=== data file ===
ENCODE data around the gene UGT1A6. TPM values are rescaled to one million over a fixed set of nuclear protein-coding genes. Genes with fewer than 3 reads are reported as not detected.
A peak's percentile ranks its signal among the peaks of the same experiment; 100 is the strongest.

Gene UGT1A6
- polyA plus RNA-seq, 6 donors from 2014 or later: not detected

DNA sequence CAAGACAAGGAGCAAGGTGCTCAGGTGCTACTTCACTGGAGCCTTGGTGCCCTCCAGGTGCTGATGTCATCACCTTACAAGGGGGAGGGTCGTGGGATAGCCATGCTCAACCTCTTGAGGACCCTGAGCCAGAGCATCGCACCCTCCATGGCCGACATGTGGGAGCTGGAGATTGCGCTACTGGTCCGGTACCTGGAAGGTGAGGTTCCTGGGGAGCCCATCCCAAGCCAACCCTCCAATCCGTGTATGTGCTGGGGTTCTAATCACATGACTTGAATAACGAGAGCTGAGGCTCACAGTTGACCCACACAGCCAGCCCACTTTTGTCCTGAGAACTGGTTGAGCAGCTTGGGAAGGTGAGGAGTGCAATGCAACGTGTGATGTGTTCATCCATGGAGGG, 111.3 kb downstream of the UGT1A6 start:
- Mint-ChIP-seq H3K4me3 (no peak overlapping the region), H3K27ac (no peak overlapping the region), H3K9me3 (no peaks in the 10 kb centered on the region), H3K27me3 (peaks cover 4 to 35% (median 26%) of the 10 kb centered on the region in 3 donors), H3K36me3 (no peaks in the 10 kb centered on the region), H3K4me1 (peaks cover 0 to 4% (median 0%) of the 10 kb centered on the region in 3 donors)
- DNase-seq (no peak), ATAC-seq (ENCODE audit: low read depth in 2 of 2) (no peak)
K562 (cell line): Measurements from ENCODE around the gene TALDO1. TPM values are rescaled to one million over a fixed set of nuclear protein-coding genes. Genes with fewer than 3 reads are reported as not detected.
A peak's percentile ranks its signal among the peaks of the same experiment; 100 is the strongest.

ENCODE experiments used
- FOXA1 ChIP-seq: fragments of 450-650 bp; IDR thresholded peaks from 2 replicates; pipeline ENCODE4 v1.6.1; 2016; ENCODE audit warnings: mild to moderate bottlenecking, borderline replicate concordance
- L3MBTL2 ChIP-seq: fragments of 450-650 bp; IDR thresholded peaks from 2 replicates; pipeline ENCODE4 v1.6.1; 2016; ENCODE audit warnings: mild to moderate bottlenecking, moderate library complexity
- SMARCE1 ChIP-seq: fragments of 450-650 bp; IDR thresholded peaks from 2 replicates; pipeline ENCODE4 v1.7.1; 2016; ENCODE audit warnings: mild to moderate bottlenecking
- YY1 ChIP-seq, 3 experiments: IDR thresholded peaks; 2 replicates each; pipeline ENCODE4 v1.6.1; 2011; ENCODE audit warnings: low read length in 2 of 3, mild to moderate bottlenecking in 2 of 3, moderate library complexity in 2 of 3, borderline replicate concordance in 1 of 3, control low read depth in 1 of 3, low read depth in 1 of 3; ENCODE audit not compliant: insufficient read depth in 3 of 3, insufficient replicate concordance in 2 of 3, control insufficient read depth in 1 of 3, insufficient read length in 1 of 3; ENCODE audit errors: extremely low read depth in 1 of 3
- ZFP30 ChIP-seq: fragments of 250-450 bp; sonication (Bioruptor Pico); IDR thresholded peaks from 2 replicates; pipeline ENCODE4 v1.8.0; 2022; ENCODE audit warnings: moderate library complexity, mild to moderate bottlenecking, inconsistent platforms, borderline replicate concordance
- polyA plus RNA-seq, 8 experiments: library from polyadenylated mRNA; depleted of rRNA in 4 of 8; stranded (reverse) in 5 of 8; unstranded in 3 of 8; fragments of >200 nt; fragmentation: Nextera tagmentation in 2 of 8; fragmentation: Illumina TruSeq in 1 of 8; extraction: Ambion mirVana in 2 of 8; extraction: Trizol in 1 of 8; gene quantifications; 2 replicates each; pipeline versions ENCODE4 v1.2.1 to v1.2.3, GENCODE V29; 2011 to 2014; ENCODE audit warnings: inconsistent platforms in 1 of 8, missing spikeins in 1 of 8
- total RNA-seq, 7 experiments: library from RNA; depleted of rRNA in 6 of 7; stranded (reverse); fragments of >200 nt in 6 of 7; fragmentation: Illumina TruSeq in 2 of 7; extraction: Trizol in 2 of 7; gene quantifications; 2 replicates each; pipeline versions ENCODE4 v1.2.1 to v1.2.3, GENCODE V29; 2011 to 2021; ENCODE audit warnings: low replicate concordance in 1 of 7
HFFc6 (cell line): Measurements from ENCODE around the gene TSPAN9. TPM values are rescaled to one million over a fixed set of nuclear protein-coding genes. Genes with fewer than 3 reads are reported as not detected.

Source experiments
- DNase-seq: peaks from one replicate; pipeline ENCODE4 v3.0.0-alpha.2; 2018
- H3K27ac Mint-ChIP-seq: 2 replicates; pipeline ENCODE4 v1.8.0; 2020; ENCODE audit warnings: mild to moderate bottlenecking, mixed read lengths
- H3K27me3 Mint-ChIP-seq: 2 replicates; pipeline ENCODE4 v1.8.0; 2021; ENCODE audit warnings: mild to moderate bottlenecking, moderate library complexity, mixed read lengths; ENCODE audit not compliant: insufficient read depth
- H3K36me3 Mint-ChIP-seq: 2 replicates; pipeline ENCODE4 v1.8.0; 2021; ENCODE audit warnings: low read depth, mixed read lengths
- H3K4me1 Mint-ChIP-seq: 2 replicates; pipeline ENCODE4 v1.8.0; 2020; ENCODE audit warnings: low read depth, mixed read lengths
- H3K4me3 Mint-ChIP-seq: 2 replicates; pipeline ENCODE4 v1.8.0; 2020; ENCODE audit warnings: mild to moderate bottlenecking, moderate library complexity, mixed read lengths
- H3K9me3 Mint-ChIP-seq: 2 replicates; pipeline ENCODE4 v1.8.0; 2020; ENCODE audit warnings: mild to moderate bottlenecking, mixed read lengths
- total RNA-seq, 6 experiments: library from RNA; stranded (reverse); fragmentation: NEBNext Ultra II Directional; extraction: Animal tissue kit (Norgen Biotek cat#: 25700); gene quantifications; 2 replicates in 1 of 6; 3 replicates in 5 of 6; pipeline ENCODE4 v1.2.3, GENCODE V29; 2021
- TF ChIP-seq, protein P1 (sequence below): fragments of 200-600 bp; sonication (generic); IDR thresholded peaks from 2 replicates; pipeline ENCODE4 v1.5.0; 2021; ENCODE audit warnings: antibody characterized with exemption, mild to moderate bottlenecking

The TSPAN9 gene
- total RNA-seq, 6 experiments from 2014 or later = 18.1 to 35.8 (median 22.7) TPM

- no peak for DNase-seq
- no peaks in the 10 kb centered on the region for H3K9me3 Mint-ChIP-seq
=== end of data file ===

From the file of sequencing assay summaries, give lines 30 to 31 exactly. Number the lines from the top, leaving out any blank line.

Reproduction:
- total RNA-seq, 6 experiments from 2014 or later = 18.1 to 35.8 (median 22.7) TPM

- no peak for DNase-seq